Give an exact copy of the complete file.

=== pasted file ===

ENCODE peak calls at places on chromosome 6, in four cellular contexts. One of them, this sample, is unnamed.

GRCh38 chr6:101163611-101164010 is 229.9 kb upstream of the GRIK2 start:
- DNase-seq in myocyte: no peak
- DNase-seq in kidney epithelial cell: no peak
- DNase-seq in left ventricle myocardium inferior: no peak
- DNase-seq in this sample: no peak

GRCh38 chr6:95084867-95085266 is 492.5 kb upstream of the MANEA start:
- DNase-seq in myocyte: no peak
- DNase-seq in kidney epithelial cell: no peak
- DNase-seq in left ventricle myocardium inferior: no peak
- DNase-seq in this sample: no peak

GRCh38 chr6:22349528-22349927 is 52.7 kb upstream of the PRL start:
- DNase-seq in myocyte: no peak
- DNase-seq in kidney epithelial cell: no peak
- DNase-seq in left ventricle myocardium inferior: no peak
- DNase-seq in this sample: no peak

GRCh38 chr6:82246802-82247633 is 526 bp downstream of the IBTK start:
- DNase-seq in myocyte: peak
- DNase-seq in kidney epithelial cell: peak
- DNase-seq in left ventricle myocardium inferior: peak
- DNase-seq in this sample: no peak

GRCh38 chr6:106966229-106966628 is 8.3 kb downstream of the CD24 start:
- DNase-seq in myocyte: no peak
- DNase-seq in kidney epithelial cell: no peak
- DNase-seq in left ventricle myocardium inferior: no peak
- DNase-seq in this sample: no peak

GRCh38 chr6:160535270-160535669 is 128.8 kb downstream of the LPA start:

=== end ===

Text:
ENCODE peak calls at places on chromosome 6, in four cellular contexts. One of them, this sample, is unnamed.

GRCh38 chr6:101163611-101164010 is 229.9 kb upstream of the GRIK2 start:
- DNase-seq in myocyte: no peak
- DNase-seq in kidney epithelial cell: no peak
- DNase-seq in left ventricle myocardium inferior: no peak
- DNase-seq in this sample: no peak

GRCh38 chr6:95084867-95085266 is 492.5 kb upstream of the MANEA start:
- DNase-seq in myocyte: no peak
- DNase-seq in kidney epithelial cell: no peak
- DNase-seq in left ventricle myocardium inferior: no peak
- DNase-seq in this sample: no peak

GRCh38 chr6:22349528-22349927 is 52.7 kb upstream of the PRL start:
- DNase-seq in myocyte: no peak
- DNase-seq in kidney epithelial cell: no peak
- DNase-seq in left ventricle myocardium inferior: no peak
- DNase-seq in this sample: no peak

GRCh38 chr6:82246802-82247633 is 526 bp downstream of the IBTK start:
- DNase-seq in myocyte: peak
- DNase-seq in kidney epithelial cell: peak
- DNase-seq in left ventricle myocardium inferior: peak
- DNase-seq in this sample: no peak

GRCh38 chr6:106966229-106966628 is 8.3 kb downstream of the CD24 start:
- DNase-seq in myocyte: no peak
- DNase-seq in kidney epithelial cell: no peak
- DNase-seq in left ventricle myocardium inferior: no peak
- DNase-seq in this sample: no peak

GRCh38 chr6:160535270-160535669 is 128.8 kb downstream of the LPA start: